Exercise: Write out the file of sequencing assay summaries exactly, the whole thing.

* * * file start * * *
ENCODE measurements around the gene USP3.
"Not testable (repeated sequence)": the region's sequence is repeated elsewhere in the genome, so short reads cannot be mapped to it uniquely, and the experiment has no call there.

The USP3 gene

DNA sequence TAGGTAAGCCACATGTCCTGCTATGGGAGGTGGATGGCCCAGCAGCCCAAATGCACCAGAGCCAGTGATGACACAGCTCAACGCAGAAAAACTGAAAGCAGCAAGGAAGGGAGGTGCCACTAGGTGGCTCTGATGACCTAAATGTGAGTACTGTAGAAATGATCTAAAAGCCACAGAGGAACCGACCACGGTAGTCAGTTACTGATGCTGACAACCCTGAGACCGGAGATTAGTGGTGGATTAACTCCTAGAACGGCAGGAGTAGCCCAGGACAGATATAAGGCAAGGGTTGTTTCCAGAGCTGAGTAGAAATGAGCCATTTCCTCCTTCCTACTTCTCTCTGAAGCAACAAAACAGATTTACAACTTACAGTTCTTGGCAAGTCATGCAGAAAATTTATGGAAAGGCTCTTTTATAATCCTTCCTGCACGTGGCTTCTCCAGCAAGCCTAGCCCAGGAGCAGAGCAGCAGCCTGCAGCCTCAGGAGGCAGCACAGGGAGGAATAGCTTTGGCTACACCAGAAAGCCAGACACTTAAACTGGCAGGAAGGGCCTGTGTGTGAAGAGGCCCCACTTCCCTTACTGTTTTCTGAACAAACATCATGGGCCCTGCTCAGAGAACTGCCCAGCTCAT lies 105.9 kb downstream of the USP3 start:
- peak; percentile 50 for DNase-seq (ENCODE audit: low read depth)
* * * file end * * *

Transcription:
ENCODE measurements around the gene USP3.
"Not testable (repeated sequence)": the region's sequence is repeated elsewhere in the genome, so short reads cannot be mapped to it uniquely, and the experiment has no call there.

The USP3 gene

DNA sequence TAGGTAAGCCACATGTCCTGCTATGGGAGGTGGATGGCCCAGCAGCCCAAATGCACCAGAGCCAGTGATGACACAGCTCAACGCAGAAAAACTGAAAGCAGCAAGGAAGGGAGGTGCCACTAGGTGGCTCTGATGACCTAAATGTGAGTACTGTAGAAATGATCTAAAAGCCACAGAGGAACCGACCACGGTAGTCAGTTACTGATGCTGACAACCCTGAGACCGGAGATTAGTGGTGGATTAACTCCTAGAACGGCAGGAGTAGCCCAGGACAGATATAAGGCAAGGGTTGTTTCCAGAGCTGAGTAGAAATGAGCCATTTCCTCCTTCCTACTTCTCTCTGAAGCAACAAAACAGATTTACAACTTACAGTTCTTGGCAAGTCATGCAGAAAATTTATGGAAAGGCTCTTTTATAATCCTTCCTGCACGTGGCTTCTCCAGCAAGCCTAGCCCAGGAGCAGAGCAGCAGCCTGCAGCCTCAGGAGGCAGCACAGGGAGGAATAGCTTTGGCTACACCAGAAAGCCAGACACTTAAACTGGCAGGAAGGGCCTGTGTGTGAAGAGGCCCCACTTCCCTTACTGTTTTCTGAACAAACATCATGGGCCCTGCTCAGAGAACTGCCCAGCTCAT lies 105.9 kb downstream of the USP3 start:
- peak; percentile 50 for DNase-seq (ENCODE audit: low read depth)